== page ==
A little friendly competition is just what the literary world needs.
Here at Scripted, we're all for a little friendly competition. With March Madness on the brain, we thought it was a shame that while our favorite college basketball teams are often pitted against each other, our favorite writers never have the opportunity for such glory.
We put our top 16 writers from past and present into a grueling competition, where their talents, creativity and wits are their greatest assets.
Meet the Sweet Sixteen
#1 WILLIAM SHAKESPEARE:
The Bard was an unquestionable master of words, wielding iambic pentameter as a powerful weapon in the battle for his audience's hearts and minds. Shakespeare's well-crafted characters and advanced lexical command make him a foe to be feared; is he a shoe-in for the Final Four?#16 JHUMPA LAHIRI:
With a Pulitzer Prize from her first novel already on her mantel, Lahiri is ready for another trophy. Whether writing short stories, novels or television scripts, this Indian-American author is ready to sic(k) her revered characters on the competition.#8 CONFUCIUS:
Although his teachings may promote harmony and good ethics, Kong Qiu isn't a contender to take lightly. His ancient texts, thousands of years of wisdom and legions of followers just might push him to the top.#9 JAMES JOYCE:
One thing is for sure when it comes to this Irishman: he's got the work ethic, having written 265,222 words for Ulysses
alone. If what you get out of something is tied to how much you put in, Joyce could be the underdog to watch.#13 KURT VONNEGUT:
The only thing sharper than the weapons in Slaughterhouse-Five
is its author's wit. Vonnegut is a satirical genius, and his low seeding will surely motivate him to try and cut through the competition.#4 GABRIEL GARCIA MARQUEZ:
Law student turned journalist turned author, GGM has several literary prizes (including a Nobel) and the love of his home country (Colombia) under his belt. He is no stranger to doing what it takes to achieve his goals -- Marquez even has a coup d'etat to his name.#12 KHALED HOSSEINI:
An author with a medical background who has only written best sellers? That's Khaled Hosseini for you. His vast intelligence and goodwill just might be his leg up in this bracket.#5 J.K. ROWLING:
When it comes to wizards and witches, there is no one better than Robert Galbraith's alter ego. If March is all about madness and magic, then Rowling might just be able to cast a spell on the competition to come out on top.#2 JANE AUSTEN:
Britain's mother of romance wasn't all petticoats and parties; Jane had some bite to her bark, and she wasn't afraid to be real with her competitors. Austen won't need a Fitzwilliam Darcy or George Knightley to help her succeed -- she's quite the matchup (and matchmaker) on her own.#15 DR. SEUSS:
It seems a shame to have one of the greatest children's authors of all time as a bottom-two seed, but Theodor Seuss Geisel has never been the type to complain. He'll greet his foes with a tip of his (striped!) hat and a smile -- but they would be unwise to underestimate the greatness he is capable of achieving.#7 MAYA ANGELOU:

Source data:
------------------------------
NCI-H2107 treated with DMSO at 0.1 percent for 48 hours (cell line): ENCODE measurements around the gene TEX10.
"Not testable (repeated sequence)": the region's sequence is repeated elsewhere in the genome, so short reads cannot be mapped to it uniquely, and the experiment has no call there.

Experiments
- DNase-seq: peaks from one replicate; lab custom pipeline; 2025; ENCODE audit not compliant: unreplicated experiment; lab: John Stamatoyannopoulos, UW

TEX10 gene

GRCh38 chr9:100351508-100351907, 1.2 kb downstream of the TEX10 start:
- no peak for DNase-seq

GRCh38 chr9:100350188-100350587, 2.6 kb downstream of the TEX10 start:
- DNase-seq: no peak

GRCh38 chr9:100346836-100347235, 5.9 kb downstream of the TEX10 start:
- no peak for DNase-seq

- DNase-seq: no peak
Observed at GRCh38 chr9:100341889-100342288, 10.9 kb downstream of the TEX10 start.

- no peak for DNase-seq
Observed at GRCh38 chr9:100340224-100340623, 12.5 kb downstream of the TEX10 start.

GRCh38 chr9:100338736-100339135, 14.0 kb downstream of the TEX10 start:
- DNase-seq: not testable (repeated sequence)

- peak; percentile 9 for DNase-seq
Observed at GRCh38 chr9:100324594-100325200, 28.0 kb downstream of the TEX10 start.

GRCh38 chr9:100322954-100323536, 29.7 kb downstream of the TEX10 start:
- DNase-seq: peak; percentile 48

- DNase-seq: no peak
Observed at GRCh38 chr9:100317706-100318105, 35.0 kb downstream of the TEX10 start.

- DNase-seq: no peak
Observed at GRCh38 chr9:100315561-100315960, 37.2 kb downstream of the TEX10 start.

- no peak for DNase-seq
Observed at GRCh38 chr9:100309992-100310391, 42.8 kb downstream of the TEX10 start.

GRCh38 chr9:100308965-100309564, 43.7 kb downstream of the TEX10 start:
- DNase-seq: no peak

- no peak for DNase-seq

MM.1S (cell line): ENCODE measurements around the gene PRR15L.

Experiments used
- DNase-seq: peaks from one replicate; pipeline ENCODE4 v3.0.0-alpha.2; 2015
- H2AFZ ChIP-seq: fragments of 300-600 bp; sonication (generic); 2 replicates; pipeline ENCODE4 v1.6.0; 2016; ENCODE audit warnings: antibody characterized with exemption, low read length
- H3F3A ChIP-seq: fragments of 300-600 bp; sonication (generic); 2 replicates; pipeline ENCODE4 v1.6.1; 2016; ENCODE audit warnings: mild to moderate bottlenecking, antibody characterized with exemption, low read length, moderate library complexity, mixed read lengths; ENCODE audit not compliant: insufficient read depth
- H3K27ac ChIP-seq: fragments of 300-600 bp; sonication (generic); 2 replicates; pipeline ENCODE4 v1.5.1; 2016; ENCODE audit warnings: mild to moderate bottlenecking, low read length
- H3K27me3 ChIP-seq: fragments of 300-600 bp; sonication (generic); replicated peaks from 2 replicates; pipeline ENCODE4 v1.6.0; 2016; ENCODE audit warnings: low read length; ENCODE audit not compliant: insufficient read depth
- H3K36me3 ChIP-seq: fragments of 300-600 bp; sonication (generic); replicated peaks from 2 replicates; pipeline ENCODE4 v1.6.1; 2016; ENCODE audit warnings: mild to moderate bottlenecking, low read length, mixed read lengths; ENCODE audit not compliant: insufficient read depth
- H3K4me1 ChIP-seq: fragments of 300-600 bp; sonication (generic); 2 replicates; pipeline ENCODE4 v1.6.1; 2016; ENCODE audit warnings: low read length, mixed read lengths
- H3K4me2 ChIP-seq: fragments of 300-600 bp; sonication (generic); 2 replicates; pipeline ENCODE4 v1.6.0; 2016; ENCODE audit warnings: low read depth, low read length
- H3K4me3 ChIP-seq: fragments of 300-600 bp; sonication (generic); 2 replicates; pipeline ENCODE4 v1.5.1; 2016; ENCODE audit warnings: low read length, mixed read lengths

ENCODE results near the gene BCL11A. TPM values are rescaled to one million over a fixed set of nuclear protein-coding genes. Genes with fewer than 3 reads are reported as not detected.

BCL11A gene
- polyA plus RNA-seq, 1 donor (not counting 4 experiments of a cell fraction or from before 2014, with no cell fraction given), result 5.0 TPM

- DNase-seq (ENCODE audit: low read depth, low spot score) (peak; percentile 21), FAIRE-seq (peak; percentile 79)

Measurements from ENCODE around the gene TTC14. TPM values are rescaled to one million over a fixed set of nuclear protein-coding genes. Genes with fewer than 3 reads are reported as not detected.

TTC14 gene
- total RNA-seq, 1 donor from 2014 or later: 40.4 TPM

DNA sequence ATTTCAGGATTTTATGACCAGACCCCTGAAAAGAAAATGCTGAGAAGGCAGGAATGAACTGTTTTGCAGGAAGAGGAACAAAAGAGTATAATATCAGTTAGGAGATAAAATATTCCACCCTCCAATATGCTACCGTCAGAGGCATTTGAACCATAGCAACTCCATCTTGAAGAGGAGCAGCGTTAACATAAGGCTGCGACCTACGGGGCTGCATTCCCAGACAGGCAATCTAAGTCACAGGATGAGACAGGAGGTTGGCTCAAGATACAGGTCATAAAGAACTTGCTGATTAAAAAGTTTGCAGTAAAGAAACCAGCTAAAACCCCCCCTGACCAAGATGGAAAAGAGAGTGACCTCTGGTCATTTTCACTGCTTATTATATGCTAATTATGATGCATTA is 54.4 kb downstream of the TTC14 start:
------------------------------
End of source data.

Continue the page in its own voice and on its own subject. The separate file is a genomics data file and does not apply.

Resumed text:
Marguerite Annie Johnson did so much more than write -- she inspired several generations of Americans. She's won the Presidential Medal of Freedom, but she'll have to pull off some upsets to add to her trophy case this month.#10 WILLIAM FAULKNER:
From his humble beginnings as a night worker in a boiler room to becoming one of the kings of Southern literature, Faulkner is no stranger to working his way up the ranks. Winning a Nobel Prize in Literature is impressive, but not as impressive as coming out on top in this competition.#14 DANIELLE STEEL:
Don't be fooled by her gooey prose and lovey-dovey plotlines. Steel is the best-selling author currently alive today, with over 800 million copies sold -- not to mention a whole genre that idolizes her. Will she be the Cinderella of this bracket?#3 DANTE ALIGHIERI:
Dante was penning stories before most of our other competitors -- or their ancestors! -- were even born, telling tales of heaven and hell in the way that only the Father of the Italian language could. But will the old dog be able to learn enough new tricks to survive our bracket?#11 SALMAN RUSHDIE:
It takes a certain kind of writer to elicit death threats from the leaders of sovereign nations -- and Rushdie is just that type. We know he won't back down, but will his guts be enough to carry him to glory?#6 J.R.R. TOLKIEN:
Tolkien wrote poems, songs, novels and even full languages; he dreamed up elves, hobbits and orcs. Who stands a chance when the father of modern fantasy is in the (One) ring?
Who will come out on top? Check back every Tuesday in March at 1 p.m. for the latest match-ups, with the final showdown between the two top writers occurring on March 31. Tweet to us at @scriptedwriters and let us know who you think will (or should!) win each match, and we'll retweet the best match-ups.Who do you think will make it to the Top 8? Add your thoughts in the comments below.